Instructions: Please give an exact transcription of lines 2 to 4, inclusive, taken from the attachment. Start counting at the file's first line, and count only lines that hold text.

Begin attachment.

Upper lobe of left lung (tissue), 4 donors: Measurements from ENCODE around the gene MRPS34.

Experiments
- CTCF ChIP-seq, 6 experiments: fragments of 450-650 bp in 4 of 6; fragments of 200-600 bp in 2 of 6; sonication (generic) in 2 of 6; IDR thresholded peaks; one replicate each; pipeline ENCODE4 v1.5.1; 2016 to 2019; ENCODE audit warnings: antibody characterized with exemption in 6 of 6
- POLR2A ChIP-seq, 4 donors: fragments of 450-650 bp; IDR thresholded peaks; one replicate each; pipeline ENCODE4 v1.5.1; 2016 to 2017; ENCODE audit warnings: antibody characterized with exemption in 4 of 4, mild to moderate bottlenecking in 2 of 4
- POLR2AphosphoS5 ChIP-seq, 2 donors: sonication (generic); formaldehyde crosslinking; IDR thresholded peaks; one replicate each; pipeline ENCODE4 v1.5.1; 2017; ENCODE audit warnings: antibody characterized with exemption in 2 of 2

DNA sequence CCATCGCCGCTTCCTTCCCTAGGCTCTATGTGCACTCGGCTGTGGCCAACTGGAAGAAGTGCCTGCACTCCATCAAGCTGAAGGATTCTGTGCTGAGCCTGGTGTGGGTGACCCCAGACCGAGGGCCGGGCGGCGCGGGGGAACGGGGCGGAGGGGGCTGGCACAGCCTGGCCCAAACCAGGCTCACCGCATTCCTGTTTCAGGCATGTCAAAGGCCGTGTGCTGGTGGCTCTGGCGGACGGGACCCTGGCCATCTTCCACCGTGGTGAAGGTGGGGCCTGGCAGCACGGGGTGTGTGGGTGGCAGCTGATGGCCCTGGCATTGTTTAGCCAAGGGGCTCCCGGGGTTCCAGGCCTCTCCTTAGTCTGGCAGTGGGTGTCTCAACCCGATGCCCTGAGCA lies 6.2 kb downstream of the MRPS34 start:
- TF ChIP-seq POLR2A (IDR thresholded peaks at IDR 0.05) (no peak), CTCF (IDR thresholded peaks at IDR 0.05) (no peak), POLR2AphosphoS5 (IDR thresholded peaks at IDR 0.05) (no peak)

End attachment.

Experiments
- CTCF ChIP-seq, 6 experiments: fragments of 450-650 bp in 4 of 6; fragments of 200-600 bp in 2 of 6; sonication (generic) in 2 of 6; IDR thresholded peaks; one replicate each; pipeline ENCODE4 v1.5.1; 2016 to 2019; ENCODE audit warnings: antibody characterized with exemption in 6 of 6
- POLR2A ChIP-seq, 4 donors: fragments of 450-650 bp; IDR thresholded peaks; one replicate each; pipeline ENCODE4 v1.5.1; 2016 to 2017; ENCODE audit warnings: antibody characterized with exemption in 4 of 4, mild to moderate bottlenecking in 2 of 4